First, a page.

Stay out of the initial surge off the start. That’s a good way to blow yourself up. Also, don’t pull. Let others do the work. If you can find a group that’s going your pace, sit in with them for as long as you can. Long rides go by faster with people to work with and talk to. Have fun!
^if nothing else listen to this and be sure to eat/drink early and often. I can’t tell you how many times I’ve seen people latch on to the fast group at the beginning of a long charity/for fun fondo and then I pass them 2.5 hours later and they are struggling to finish. Ride the first half well within yourself and if you are feeling old with maybe 15-20 miles to go, then slowly start ramping your effort and finish strong.
More good advice. I probably would have wanted to keep up with the initial surge group. I will resist the urge. I can hopefully establish my own comfortable pace and happen into a group moving at about the same speed. The people that pressured me into this are all much stronger riders, and I assume will disappear into the horizon shortly after the start. On our 35 mile rides, they tend to finish about 7-12 minutes ahead of me and look less worn out (they seemed to have conquered the TR caption advice of makIng it look effortless no matter how much it isn’t).
I’m looking at some of the SIS gels people on here seem to like (probably not going to make my own between now and then). I’ll keep nutrition and hydration in mind throughout the ride. Apparently, they’ll have “aide stations” setup every so often with some stuff to help.
Thanks for the encouragement and advice. I’ll definitely update with results.
Yeah, definitely you should resist the urge until you know yourself well enough to pace your efforts correctly. The beginning should feel really easy, almost laughably easy. Keep your goals in mind, you are not shooting for a time here.
Yeah, make use of them so that you can refill your water bottles. (You should definitely carry 2, not just 1.)
The ride was Saturday. I’m glad I did it. The weather wasn’t great - started at 42 degrees with a bit of rain and ended at 54 degrees and still raining. I was told there were only 125 people signed up and the weather probably kept some of them away. I came away with several observations:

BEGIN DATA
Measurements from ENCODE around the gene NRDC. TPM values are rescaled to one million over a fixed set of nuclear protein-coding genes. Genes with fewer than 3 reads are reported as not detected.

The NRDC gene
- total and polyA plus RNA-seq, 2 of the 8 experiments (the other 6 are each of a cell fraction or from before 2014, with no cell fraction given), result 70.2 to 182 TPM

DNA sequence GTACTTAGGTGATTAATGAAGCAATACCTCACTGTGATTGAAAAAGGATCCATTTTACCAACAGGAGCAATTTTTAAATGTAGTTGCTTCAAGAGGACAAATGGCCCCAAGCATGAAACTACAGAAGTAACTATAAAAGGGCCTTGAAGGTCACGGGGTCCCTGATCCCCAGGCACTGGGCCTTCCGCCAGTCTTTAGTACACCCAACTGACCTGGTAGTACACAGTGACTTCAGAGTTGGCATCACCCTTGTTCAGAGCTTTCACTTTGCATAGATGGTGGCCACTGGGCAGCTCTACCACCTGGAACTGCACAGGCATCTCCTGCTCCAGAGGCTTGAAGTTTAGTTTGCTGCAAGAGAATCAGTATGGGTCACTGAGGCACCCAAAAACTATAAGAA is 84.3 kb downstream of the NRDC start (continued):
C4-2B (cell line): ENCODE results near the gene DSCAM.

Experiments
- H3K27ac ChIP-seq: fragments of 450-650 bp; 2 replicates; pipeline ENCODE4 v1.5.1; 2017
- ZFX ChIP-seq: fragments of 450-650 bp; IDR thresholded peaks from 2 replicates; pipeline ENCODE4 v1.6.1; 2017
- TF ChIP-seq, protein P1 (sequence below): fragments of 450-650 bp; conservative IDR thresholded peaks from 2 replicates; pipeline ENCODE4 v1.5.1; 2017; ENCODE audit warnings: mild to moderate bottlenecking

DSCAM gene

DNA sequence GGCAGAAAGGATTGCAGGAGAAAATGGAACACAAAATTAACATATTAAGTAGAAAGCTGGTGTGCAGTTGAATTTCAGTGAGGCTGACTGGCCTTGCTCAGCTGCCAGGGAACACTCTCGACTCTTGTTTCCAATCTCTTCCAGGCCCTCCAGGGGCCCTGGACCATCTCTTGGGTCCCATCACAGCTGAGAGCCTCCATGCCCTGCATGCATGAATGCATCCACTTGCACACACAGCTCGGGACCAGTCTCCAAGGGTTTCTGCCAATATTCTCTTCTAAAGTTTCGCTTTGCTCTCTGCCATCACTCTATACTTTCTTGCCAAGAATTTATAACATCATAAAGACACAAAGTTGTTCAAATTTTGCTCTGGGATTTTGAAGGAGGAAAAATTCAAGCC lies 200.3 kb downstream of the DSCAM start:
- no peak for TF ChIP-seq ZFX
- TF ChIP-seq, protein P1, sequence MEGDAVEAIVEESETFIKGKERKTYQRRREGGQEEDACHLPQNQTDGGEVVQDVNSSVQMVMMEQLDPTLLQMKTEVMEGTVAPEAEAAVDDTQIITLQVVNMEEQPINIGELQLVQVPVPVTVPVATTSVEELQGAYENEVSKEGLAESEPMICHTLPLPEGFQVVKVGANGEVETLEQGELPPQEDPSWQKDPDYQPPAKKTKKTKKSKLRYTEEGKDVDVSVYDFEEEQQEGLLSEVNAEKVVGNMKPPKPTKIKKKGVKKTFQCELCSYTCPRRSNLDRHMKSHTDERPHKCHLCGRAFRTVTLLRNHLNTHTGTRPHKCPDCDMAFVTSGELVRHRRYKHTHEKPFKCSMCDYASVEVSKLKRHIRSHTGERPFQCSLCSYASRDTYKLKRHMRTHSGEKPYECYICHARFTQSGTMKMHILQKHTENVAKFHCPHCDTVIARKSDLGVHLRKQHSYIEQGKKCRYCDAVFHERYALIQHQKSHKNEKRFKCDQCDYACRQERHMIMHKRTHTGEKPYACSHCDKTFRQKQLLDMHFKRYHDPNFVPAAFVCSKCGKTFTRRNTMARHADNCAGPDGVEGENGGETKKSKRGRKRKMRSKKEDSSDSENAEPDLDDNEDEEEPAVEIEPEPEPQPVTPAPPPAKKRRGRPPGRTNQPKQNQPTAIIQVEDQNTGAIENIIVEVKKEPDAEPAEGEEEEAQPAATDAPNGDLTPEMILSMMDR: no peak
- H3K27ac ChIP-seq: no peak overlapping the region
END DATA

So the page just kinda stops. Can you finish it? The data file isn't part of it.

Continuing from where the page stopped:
Always bring rain gear, no matter what the forecast says. I was not prepared on that front. I was pretty cold and very wet at the end of the ride.
As to conditioning, I seem to be somewhere between most riders. There were several groups riding quicker than I felt comfortable riding and several groups riding slower. I never found my “Goldilocks” group. I rode 85% of the ride alone. I still don’t know what it feels like to draft in a group.
Nutrition was easier than I thought. This could have been partially the result of the weather. Had it been hotter, I think nutrition would have required more attention. I alternated between a banana and PB&J sandwich ever hour. I also made an effort to drink more often than I regularly would.
My power meter is a worthless accessory to me on rides like this, at this point in time. For fun, I used Best Bike Split to put recommended wattage for the entire race. My Garmin would give me a heads up for each “leg.” It didn’t matter. I was way above recommended on all climbs. On downhill portions, I was always below. And on flat portions, I just rode at what was comfortable, which sometimes matched and sometimes didn’t. Part of this is the result of my FTP being pretty low, so all climbs pretty much required a higher wattage than what it recommended just to get up the hill. I think, for me, heart rate was a better indicator for pace (for knowing when I was going to hard for too long or too easy for too long). This may just be me, and I may need to learn more.
Heart Rate - What is a good riding heart rate for a ride this long (accepting steeper climbs and downhills)? At what rate do most people ride?
Thanks again for all the help preparing. I would have approached this very differently without your advice. It is much appreciated.
Doesn’t sound like you have got anything to worry about. If you feel on your usual 4-5 hour ride that your right on the edge effort wise I don’t think there’s any need to drop the pace for a few more hours its just more time in the saddle. You’ve got this!